Learning From Lance: WADA To Adopt New Code

86TDFWinner said:
Saw this on Yahoo a few moments ago, pardon me if it's already been discussed here:


http://sports.yahoo.com/news/learning-lance-wada-adopt-code-183110216--oly.html
Very intriguing:

"The World Anti-Doping Agency is also taking a new approach in its effort to catch drug cheats. It is pursuing investigations and gathering intelligence rather than relying on the blood and urine samples that proved unsuccessful with Armstrong, a serial doper who never failed a test."

Dave.
 
A report commissioned by WADA and delivered this year said drug-testing had been ''generally unsuccessful'' in catching dopers.

Statements like that frustrate me. They miss the entire second part of why testing fails. Because at least cycling promoters and the federation itself is ordering easily defeated tests. Or, they simply don't process the positive.

Terrible reporting.
 
Jul 7, 2012
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jens_attacks said:
common sense will prevail

doping legalized all over the world. wada disappears

you choose to watch or not.end of story
What a dumb thing to say. Does the authenticity of a performance mean nothing to you?

Do you really want athletes to be forced into potentially harmful doping if they want to have any chance of winning?

Outside magazine, January 2004.

Drug Test

As for the larger issue of drugs in sports, eight months in the world of the artificially enhanced convinced me more than ever that it's critical for an organization like the World Anti-Doping Agency to succeed. This group, founded after the Salt Lake Olympics by Canadian anti-doping leader Dick Pound, represents the most serious international attempt to come to grips with sports doping. WADA is the logical response to an argument that gets aired from time to time: that since cheating is impossible to eliminate, the only recourse is to simply legalize everything—that way, no athlete has a hidden advantage over another, since everyone would be free to try anything that might increase endurance.

Like a lot of powerfully bad ideas, that one has a certain mad logic. But it would turn every sport into a test of how much damage an athlete was willing to risk to improve performance, and would basically force every serious athlete to cheat and risk his or her health. Athletic contests would have a strange life-or-death quality. If we don't keep drugs out of these events, they become freak shows, the athletes like gladiators—with us playing the role of decadent Romans, urging them on.

Besides, on a fundamental level, drugs ruin the simple joy of competition. With drugs in the mix, it's not about the athletes, it's about the chemistry.

http://outside.away.com/outside/bodywork/200311/200311_drug_test_1.html
 
jens_attacks said:
common sense will prevail

doping legalized all over the world. wada disappears

you choose to watch or not.end of story
Uh Huh. And when USAC is making the next Tammy Thomas, then what?
http://www.clarionledger.com/article/20130224/NEWS01/302240002/?nclick_check=1

Let's make it personal: Jens_attacks your child is identified as an athlete with Olympic-level capabilities at 11. Now the doping starts. What are you going to start your child on first, HGH, Testosterone, recovery injections? What's next?

When does your child do the injections without supervision? Blood transfusions?


C'mon now you are the tough one who is okay with the doping. Tell me how you would do it. Or, now that it's personal, "oh it's different. But, go ahead and let other children dope."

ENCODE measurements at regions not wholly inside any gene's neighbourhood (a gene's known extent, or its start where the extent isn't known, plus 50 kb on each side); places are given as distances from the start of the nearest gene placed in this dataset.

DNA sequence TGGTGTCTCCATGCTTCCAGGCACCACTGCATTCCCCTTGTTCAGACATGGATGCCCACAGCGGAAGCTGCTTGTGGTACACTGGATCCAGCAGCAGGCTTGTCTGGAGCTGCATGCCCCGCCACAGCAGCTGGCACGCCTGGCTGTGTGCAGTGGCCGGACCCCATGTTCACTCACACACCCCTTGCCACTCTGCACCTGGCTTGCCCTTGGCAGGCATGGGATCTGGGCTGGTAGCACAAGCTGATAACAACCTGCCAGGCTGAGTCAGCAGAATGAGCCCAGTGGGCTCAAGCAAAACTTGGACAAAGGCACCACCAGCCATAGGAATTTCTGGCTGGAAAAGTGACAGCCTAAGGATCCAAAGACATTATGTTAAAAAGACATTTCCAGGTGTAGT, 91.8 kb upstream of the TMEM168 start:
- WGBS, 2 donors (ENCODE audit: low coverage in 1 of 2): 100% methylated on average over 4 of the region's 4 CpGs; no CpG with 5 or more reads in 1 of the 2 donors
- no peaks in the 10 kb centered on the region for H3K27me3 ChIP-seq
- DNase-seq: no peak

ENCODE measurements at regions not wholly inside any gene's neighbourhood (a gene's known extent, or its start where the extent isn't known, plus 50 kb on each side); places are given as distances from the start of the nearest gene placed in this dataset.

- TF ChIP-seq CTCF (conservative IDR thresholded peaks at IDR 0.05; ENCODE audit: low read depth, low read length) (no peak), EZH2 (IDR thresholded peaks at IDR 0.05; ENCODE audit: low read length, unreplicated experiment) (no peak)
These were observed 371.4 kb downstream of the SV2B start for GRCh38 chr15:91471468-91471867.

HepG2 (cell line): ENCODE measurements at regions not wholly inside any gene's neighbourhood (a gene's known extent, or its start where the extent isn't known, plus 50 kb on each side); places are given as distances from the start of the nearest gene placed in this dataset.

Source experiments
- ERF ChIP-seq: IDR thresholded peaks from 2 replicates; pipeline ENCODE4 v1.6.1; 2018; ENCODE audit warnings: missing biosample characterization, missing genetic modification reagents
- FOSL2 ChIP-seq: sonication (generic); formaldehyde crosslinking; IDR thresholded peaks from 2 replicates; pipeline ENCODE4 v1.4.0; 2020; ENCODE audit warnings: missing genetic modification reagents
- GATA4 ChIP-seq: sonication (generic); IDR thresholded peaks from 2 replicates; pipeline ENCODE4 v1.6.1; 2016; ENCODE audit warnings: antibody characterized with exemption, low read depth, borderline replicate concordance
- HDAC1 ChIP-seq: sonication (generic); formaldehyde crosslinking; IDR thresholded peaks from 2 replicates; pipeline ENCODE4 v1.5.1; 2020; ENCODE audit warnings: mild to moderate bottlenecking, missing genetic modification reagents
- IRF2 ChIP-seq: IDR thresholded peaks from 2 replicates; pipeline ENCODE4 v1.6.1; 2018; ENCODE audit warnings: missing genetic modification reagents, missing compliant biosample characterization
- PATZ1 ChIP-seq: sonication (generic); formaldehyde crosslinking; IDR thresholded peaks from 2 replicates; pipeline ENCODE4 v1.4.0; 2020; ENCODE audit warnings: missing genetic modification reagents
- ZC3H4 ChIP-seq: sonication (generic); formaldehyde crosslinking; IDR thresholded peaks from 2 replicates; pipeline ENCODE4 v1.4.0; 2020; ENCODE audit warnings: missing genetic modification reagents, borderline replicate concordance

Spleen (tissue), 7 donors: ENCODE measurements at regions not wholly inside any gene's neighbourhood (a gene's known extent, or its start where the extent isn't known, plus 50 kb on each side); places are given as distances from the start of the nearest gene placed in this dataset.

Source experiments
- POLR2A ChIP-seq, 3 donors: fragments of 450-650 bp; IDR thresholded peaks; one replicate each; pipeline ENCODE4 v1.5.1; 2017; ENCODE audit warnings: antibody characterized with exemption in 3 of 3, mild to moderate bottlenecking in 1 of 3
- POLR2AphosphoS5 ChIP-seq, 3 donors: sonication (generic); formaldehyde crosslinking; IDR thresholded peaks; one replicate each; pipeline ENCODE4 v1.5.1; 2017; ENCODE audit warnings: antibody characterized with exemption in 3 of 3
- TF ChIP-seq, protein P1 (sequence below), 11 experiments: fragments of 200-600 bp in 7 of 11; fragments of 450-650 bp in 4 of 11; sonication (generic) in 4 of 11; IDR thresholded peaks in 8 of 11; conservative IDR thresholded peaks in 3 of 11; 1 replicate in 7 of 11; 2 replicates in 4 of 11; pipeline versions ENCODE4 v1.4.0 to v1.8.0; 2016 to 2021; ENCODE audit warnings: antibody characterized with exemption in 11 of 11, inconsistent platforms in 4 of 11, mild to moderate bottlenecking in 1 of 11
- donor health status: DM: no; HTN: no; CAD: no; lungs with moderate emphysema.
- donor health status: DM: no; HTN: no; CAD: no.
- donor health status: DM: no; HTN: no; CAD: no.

the sceptic said:
http://www.cyclingnews.com/news/wada-approves-four-year-bans-for-doping

I guess this wont change much since no one that matters will test positive but its better than nothing.
This will be a complete mess. A large portion, maybe the majority, of positives are for minor substances that are often the result of not reading labels on supplements and over the counter medications. A lot of people will have their careers destroyed for innocent mistakes.

A more sensible approach would have been to divide substances and doping techniques into classes with different sanctions for each class. EPO, lifetime ban. DHEA, six months.
 
Oct 16, 2010
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BroDeal said:
This will be a complete mess. A large portion, maybe the majority, of positives are for minor substances that are often the result of not reading labels on supplements and over the counter medications. A lot of people will have their careers destroyed for innocent mistakes.

A more sensible approach would have been to divide substances and doping techniques into classes with different sanctions for each class. EPO, lifetime ban. DHEA, six months.
this, first of all.

secondly,
New Anti-Doping Code to start in 2015
shows at what pace anti-doping is evolving.
pace of a sloth.
 
Jan 29, 2010
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BroDeal said:
This will be a complete mess. A large portion, maybe the majority, of positives are for minor substances that are often the result of not reading labels on supplements and over the counter medications. A lot of people will have their careers destroyed for innocent mistakes.

A more sensible approach would have been to divide substances and doping techniques into classes with different sanctions for each class. EPO, lifetime ban. DHEA, six months.
I read that they have also introduced increased flexibility for accidental ingestion cases, as well as for athletes who cooperate with investigations.

If someone is intentionally doping though, then I don't care what they got caught for, they should get the 4 years (barring turning in their buddies too). If they'll cheat with DHEA, they're probably cheating with EPO too, they just haven't tested positive for it yet.
 
WinterRider said:
I read that they have also introduced increased flexibility for accidental ingestion cases, as well as for athletes who cooperate with investigations.

If someone is intentionally doping though, then I don't care what they got caught for, they should get the 4 years (barring turning in their buddies too). If they'll cheat with DHEA, they're probably cheating with EPO too, they just haven't tested positive for it yet.
The criminal code can have subtlety with respect to misdemeanors and capital crimes, but doping is doping.

There are smart criminals and dumb ones. Simlarly, there are smart dopers and those who, in the words of Will Voet, would drink their own urine if you told them it would be beneficial.